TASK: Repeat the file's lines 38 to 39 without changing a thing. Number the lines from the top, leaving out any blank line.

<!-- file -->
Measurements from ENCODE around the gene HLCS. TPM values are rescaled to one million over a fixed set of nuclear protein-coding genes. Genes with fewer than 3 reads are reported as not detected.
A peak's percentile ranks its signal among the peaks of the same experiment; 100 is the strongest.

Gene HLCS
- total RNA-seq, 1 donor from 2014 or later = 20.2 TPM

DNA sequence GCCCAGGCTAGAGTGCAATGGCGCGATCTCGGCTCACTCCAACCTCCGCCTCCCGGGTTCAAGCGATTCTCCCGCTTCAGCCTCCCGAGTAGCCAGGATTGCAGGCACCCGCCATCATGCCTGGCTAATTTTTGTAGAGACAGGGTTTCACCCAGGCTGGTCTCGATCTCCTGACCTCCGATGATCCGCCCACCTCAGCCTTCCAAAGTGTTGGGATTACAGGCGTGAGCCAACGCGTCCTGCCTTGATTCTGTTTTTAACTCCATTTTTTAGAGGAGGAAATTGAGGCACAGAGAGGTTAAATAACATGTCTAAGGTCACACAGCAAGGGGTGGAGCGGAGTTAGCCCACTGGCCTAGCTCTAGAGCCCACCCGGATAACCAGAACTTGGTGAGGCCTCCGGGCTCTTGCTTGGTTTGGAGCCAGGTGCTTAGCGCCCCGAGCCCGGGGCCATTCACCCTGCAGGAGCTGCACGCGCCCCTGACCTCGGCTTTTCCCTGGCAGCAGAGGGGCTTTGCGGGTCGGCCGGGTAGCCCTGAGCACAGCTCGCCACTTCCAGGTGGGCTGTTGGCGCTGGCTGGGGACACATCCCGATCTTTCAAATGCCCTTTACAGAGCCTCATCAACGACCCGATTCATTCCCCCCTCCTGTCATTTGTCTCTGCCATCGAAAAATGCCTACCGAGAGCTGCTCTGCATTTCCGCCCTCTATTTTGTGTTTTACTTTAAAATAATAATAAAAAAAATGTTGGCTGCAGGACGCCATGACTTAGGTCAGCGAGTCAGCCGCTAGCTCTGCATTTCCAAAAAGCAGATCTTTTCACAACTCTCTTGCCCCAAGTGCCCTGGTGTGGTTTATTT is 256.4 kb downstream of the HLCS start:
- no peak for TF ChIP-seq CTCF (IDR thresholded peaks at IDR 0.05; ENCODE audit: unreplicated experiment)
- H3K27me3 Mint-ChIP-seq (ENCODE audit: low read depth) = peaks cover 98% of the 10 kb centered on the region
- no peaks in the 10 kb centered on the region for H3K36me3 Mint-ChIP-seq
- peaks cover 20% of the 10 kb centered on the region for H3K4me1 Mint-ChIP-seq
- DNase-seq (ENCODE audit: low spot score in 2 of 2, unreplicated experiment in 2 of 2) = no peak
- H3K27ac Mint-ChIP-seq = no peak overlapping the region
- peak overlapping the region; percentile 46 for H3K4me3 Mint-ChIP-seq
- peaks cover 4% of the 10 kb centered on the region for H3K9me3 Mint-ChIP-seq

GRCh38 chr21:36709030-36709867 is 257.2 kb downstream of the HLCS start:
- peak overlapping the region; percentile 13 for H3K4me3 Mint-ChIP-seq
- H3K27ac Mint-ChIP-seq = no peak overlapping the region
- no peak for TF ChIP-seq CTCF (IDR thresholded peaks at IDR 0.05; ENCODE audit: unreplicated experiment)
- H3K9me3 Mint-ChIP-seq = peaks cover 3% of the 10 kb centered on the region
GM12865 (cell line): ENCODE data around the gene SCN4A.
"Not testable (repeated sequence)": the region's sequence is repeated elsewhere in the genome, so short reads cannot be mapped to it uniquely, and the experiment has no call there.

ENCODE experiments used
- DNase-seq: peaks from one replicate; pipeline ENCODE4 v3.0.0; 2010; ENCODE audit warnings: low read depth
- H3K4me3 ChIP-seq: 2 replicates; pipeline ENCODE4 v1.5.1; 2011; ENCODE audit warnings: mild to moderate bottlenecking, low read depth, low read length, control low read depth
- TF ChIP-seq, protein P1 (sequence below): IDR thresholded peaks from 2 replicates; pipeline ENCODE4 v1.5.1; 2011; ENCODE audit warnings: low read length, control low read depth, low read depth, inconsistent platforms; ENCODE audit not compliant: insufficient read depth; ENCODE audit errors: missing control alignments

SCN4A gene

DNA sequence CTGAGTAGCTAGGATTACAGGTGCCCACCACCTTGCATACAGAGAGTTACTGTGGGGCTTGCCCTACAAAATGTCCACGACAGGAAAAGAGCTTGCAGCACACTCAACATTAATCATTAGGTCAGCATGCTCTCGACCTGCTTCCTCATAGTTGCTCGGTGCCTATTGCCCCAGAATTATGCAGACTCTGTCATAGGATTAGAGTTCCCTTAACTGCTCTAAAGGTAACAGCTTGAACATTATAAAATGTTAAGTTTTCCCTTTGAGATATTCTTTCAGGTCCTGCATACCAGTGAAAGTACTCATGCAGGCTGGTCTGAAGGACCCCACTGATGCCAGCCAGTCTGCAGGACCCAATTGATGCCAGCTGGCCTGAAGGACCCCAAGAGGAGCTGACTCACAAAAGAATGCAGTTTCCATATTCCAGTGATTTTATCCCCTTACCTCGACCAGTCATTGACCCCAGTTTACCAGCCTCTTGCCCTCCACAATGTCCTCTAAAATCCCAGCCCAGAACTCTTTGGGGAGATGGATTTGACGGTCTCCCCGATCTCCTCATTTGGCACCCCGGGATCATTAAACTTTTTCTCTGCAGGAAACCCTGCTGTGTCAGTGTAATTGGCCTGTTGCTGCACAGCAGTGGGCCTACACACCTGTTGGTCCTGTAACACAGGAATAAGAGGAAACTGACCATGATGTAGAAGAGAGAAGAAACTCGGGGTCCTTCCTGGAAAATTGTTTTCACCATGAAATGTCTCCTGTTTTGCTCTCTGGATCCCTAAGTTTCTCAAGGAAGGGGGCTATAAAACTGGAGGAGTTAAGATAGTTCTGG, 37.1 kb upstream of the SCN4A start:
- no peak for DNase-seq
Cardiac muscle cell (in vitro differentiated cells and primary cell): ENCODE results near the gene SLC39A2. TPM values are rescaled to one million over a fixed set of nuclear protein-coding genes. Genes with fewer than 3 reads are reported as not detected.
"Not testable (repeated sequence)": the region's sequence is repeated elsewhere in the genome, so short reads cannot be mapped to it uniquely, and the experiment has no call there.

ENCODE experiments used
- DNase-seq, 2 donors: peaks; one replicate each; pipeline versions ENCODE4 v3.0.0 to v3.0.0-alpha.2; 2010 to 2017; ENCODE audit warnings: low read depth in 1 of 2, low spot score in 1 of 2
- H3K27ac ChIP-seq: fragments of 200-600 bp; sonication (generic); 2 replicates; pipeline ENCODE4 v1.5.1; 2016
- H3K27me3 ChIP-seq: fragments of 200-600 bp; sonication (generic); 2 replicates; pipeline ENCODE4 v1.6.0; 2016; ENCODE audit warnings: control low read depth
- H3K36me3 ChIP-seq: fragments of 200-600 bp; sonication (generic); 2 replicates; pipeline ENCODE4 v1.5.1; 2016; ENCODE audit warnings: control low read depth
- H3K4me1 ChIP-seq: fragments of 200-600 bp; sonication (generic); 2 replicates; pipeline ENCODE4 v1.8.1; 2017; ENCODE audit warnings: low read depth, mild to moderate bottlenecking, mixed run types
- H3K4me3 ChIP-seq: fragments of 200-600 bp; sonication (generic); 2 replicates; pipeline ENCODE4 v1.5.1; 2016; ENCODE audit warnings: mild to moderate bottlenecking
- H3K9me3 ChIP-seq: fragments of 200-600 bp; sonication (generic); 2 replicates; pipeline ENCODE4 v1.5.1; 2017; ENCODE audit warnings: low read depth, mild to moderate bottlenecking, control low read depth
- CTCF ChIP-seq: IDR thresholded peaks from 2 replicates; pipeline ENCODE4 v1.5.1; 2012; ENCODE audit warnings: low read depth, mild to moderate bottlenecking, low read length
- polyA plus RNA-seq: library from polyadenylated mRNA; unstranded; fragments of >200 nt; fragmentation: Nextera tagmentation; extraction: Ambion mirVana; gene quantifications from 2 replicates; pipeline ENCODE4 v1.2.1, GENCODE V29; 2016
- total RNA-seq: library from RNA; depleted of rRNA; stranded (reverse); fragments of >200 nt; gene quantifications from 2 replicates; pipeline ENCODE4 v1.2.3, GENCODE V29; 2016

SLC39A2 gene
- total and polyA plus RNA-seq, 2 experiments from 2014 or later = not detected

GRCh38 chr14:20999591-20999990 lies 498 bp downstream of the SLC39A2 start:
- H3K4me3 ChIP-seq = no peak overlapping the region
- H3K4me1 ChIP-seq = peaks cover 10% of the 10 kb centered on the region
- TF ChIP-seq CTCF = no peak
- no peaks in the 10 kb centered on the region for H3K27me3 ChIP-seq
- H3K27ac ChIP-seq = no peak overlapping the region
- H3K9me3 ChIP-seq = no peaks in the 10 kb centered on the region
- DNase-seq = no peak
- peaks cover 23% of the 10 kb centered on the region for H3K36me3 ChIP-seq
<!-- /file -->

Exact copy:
- CTCF ChIP-seq: IDR thresholded peaks from 2 replicates; pipeline ENCODE4 v1.5.1; 2012; ENCODE audit warnings: low read depth, mild to moderate bottlenecking, low read length
- polyA plus RNA-seq: library from polyadenylated mRNA; unstranded; fragments of >200 nt; fragmentation: Nextera tagmentation; extraction: Ambion mirVana; gene quantifications from 2 replicates; pipeline ENCODE4 v1.2.1, GENCODE V29; 2016